Amount of money raised: Six figures
Top three donors: Individuals
What are the two most important issues facing WNC residents, and how would you address them? Health care and the economy. Health care is a fundamental right, and I support health care for all, with the option for individuals to procure their own plan or a supplement. We spend double what other countries spend, and without spending more we can cover everyone. Our economic policies focus top-down and favor the top. We need to reorient our focus and lift up rather than trickle down.
What do you see as the top three national security threats facing the United States? 1) President Trump. He has decimated the alliances and international legal frameworks Americans fought, bled and died to establish and defend for generations. 2) Climate change. Fires, flooding, drought and famine are overwhelming our ecosystem and destabilizing populations across the globe. 3) Isolationism and nationalism. Efforts to divide people into “us” and “them” to exploit fear and acquire power are happening globally and, as with 9/11 and the 2016 elections, it doesn’t take a massive military budget to be effective.
If you could choose, which Democratic presidential candidate would you pick to receive the party’s nomination? I’m asked that question a lot. This truly is the most important election in my lifetime, and I am 100% behind whichever Democrat has the best chance of ensuring Trump is at most a one-term president. I am not going to let perfect be the enemy of the good that leads to our end. The singular objective is to replace Trump with someone who actually believes in America and democracy.
Where, if at all, do you find common ground with Republicans? I’m confident we can find common ground on a range of issues if we approach them from our shared interests in sound fiscal policy and strong national security. Take green technology, for example. The word “green” to some is a turnoff. If, however, you ask the same person how he or she would feel to not have a power bill every month and be independent of any foreign country to meet our energy needs, you may get a different reaction.
What do you bring to the table that your opponents don’t, and what makes you likely to win in November? I have worked with Congress, have experience writing legislation and will receive impactful committee assignments right away. I am the only candidate with the record and the reach to win in what is still a red-leaning district. My national security background and media appearances have created a large following that enables me to attract the attention and the resources that will be required to beat whoever the other side picks as its nominee to be the next Trump enabler.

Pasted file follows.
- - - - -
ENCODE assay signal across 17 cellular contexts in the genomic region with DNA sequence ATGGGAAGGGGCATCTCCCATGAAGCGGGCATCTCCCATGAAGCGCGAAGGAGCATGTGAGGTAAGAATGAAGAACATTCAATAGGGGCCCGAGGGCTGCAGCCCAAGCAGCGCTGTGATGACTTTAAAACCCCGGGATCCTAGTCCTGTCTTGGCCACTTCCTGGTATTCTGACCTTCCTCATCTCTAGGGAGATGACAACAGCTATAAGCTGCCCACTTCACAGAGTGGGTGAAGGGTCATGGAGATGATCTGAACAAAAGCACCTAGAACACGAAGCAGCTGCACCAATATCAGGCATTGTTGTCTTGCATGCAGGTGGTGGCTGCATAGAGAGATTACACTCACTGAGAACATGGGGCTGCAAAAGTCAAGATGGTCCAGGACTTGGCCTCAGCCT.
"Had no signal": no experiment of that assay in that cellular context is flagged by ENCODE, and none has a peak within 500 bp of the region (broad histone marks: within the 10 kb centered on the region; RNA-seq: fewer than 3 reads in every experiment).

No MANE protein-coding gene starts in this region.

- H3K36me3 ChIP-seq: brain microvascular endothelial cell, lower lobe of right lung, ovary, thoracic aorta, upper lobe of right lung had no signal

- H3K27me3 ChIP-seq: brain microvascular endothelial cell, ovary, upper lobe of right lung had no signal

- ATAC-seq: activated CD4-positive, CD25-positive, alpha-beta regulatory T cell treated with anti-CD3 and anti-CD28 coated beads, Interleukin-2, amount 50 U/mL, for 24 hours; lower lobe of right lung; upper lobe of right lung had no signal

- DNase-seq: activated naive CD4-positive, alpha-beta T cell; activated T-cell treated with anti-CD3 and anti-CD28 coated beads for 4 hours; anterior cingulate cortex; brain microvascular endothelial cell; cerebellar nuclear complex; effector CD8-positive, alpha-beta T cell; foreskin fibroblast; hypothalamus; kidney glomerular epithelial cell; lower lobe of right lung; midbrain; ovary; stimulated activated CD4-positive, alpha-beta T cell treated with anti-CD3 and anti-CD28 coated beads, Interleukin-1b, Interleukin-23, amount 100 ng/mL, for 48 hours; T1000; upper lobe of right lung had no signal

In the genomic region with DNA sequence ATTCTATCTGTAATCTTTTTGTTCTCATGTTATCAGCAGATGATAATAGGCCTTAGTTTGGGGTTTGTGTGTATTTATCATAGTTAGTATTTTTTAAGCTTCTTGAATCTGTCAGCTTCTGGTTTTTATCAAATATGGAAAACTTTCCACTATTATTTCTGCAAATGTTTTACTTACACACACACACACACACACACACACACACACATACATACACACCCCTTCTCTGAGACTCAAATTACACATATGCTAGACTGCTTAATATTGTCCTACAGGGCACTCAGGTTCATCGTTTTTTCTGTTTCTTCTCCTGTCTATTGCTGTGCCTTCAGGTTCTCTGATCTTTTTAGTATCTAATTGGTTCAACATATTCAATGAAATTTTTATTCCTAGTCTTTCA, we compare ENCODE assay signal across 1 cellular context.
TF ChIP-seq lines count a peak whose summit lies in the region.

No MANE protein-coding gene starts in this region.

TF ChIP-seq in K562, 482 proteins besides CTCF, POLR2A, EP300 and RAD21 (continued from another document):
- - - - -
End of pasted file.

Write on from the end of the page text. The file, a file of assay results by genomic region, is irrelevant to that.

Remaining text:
Occupation: Music producer
Previous candidacy or offices held: Did not respond
Key endorsements: Our Revolution WNC, former Asheville City Council member Cecil Bothwell, Asheville City Council member Brian Haynes
Amount of money raised: Approximately $15,000
Top three donors: Michael O’Shea, Lois Henrickson, Kathryn O’Shea
What are the two most important issues facing WNC residents, and how would you address them? 1) Economic inequality. I include health care in this because wealth determines access in our current system. I support Medicare for All, a $15 living wage, universal basic income, higher educator pay, free public college, labor unions, closing corporate tax loopholes and making the 1% pay their fair share of taxes. 2) Climate change. I support a Green New Deal and doing whatever is necessary to meet the Paris Agreement’s goal of staying under the 1.5 degrees Celsius warming threshold.
What do you see as the top three national security threats facing the United States? 1) Climate change. If we do not address this issue immediately while our window of opportunity is still open, the long-term ramifications will wreak havoc globally and create a myriad of national security threats that will only continue to grow and compound. 2) Cyberterrorism, including U.S. election interference by foreign countries. America’s infrastructure is already unacceptably vulnerable, and we must aggressively address this growing threat. 3) Nuclear arms proliferation, especially by countries with authoritarian governments.
If you could choose, which Democratic presidential candidate would you pick to receive the party’s nomination? I have officially endorsed Bernie Sanders and have been endorsed by Our Revolution WNC, the local chapter of the progressive political organization that grew out of his 2016 campaign. As a “progressive Democrat,” I am definitely a fan of Elizabeth Warren, too, but Bernie has the longest track record as a progressive. As a member of the UBI Caucus, I also appreciate Andrew Yang for popularizing the idea of universal basic income.
Where, if at all, do you find common ground with Republicans? We are all moral beings and make decisions based on our own personal values. Most people are genuinely trying to do what they think is ethically best, but translating that intent into political policy is a game of telephone that can end in dramatically different conclusions. However misguided their political positions may be, it’s much easier to find common ground and start a dialogue if we remember that the other side’s intentions are probably more common to ours than not.